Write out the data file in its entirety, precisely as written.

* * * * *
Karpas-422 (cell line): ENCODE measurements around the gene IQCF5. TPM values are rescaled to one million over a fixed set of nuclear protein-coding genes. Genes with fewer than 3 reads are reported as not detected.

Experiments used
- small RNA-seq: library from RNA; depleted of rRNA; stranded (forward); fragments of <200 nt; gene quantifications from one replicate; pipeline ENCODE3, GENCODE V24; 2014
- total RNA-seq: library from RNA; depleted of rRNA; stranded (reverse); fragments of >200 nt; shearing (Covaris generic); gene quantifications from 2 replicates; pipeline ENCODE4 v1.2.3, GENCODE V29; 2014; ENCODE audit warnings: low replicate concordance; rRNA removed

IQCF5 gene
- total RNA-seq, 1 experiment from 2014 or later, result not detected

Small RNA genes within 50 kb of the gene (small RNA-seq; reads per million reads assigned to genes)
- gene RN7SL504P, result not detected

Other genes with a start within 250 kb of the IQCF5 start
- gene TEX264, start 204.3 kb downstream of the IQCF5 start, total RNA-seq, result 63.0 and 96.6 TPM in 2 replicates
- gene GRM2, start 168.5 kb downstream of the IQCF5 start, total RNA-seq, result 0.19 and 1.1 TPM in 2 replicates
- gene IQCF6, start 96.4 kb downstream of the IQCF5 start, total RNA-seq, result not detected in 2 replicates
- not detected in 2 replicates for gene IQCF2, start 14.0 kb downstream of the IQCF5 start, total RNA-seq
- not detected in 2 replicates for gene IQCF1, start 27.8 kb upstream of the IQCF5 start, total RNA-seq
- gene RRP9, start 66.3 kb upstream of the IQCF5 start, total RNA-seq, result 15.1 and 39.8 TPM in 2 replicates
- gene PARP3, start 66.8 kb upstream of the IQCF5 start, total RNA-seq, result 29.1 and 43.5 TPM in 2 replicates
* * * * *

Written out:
Karpas-422 (cell line): ENCODE measurements around the gene IQCF5. TPM values are rescaled to one million over a fixed set of nuclear protein-coding genes. Genes with fewer than 3 reads are reported as not detected.

Experiments used
- small RNA-seq: library from RNA; depleted of rRNA; stranded (forward); fragments of <200 nt; gene quantifications from one replicate; pipeline ENCODE3, GENCODE V24; 2014
- total RNA-seq: library from RNA; depleted of rRNA; stranded (reverse); fragments of >200 nt; shearing (Covaris generic); gene quantifications from 2 replicates; pipeline ENCODE4 v1.2.3, GENCODE V29; 2014; ENCODE audit warnings: low replicate concordance; rRNA removed

IQCF5 gene
- total RNA-seq, 1 experiment from 2014 or later, result not detected

Small RNA genes within 50 kb of the gene (small RNA-seq; reads per million reads assigned to genes)
- gene RN7SL504P, result not detected

Other genes with a start within 250 kb of the IQCF5 start
- gene TEX264, start 204.3 kb downstream of the IQCF5 start, total RNA-seq, result 63.0 and 96.6 TPM in 2 replicates
- gene GRM2, start 168.5 kb downstream of the IQCF5 start, total RNA-seq, result 0.19 and 1.1 TPM in 2 replicates
- gene IQCF6, start 96.4 kb downstream of the IQCF5 start, total RNA-seq, result not detected in 2 replicates
- not detected in 2 replicates for gene IQCF2, start 14.0 kb downstream of the IQCF5 start, total RNA-seq
- not detected in 2 replicates for gene IQCF1, start 27.8 kb upstream of the IQCF5 start, total RNA-seq
- gene RRP9, start 66.3 kb upstream of the IQCF5 start, total RNA-seq, result 15.1 and 39.8 TPM in 2 replicates
- gene PARP3, start 66.8 kb upstream of the IQCF5 start, total RNA-seq, result 29.1 and 43.5 TPM in 2 replicates